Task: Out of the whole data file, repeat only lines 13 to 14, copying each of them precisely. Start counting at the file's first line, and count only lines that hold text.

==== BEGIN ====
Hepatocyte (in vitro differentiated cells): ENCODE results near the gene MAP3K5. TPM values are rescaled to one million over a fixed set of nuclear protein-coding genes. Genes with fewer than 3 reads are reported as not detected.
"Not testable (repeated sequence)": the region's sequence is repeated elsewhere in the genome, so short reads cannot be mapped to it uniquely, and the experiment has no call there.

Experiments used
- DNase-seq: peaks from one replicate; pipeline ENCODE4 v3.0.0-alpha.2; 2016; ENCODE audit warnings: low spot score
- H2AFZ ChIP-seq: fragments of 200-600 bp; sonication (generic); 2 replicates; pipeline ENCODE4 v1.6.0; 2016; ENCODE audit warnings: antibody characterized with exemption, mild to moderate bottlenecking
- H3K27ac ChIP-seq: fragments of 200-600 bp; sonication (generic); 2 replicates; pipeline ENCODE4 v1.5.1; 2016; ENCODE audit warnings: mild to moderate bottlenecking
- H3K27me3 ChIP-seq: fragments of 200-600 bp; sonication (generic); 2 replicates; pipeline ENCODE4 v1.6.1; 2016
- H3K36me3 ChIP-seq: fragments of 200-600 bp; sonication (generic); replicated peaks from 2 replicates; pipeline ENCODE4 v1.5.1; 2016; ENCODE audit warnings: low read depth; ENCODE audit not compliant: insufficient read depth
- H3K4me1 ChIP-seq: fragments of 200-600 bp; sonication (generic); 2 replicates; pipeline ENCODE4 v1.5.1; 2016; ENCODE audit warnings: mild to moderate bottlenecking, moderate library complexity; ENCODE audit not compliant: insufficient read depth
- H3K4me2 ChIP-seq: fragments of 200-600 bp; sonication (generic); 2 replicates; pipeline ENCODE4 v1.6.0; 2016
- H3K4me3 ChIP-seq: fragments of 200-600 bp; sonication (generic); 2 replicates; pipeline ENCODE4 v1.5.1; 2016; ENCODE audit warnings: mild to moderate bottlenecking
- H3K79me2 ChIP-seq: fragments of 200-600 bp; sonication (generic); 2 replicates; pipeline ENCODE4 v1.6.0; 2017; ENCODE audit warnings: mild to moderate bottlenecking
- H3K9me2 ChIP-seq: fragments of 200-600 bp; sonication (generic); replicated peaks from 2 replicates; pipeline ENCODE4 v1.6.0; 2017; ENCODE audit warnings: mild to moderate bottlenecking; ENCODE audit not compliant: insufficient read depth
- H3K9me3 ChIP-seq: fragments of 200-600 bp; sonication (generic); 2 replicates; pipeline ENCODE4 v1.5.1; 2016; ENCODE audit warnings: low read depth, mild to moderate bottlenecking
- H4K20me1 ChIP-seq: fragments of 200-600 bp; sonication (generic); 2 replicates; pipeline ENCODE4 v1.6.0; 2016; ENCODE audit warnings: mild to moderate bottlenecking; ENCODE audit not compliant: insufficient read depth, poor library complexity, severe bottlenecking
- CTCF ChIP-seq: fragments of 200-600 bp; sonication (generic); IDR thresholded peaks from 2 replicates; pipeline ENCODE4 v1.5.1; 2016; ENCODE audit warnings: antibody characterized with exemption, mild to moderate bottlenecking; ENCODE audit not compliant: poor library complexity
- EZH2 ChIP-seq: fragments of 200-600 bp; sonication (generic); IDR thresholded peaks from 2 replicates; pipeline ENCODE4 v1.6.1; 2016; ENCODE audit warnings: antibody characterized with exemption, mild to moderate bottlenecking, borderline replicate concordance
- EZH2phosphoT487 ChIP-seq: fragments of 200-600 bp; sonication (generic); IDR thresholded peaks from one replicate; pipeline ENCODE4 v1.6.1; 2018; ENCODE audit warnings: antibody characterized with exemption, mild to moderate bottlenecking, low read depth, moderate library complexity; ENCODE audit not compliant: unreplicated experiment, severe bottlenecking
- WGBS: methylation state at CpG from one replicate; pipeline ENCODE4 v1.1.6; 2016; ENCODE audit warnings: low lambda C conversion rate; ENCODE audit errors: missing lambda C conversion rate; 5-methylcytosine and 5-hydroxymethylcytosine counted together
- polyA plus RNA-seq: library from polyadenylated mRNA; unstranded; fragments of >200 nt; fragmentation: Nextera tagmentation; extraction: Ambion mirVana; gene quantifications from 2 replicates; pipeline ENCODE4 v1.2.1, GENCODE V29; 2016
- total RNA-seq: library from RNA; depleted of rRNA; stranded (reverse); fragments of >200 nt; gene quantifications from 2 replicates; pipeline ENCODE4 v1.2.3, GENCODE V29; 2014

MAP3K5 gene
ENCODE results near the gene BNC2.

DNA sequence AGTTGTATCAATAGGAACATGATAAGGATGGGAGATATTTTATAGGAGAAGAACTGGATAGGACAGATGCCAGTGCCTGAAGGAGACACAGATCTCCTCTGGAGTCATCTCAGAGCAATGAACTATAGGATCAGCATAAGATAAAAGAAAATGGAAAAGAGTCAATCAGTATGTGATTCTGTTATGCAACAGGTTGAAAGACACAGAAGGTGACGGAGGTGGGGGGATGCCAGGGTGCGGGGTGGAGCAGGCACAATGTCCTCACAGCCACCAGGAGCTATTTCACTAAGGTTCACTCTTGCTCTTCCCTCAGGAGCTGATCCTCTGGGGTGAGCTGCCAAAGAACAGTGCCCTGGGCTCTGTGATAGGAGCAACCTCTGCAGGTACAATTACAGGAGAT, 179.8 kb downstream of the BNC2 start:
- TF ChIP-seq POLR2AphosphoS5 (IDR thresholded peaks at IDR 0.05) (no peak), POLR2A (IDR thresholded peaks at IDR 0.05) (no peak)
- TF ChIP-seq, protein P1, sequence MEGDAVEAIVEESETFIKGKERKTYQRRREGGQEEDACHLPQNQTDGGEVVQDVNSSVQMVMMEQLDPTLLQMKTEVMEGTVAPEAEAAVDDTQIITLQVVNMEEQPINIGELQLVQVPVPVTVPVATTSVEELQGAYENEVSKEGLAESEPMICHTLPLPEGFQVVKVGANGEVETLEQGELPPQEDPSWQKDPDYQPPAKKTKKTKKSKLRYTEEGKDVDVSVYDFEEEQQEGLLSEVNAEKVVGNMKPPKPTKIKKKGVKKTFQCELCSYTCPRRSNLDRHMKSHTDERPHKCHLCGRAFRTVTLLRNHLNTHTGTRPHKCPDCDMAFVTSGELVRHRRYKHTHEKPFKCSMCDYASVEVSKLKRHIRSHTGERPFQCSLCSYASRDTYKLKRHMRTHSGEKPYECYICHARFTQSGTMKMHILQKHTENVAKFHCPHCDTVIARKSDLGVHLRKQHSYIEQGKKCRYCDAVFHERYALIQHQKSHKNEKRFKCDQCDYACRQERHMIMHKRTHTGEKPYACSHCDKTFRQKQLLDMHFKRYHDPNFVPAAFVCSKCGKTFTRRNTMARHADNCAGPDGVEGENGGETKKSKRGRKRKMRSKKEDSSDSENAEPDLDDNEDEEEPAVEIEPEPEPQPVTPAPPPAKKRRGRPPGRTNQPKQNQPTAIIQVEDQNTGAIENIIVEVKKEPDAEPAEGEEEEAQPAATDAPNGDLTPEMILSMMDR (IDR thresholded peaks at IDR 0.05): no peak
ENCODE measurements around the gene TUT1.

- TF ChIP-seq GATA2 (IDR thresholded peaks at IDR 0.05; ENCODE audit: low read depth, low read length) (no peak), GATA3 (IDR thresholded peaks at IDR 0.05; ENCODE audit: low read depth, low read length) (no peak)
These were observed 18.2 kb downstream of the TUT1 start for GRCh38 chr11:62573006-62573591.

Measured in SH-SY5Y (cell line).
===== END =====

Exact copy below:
- H3K9me2 ChIP-seq: fragments of 200-600 bp; sonication (generic); replicated peaks from 2 replicates; pipeline ENCODE4 v1.6.0; 2017; ENCODE audit warnings: mild to moderate bottlenecking; ENCODE audit not compliant: insufficient read depth
- H3K9me3 ChIP-seq: fragments of 200-600 bp; sonication (generic); 2 replicates; pipeline ENCODE4 v1.5.1; 2016; ENCODE audit warnings: low read depth, mild to moderate bottlenecking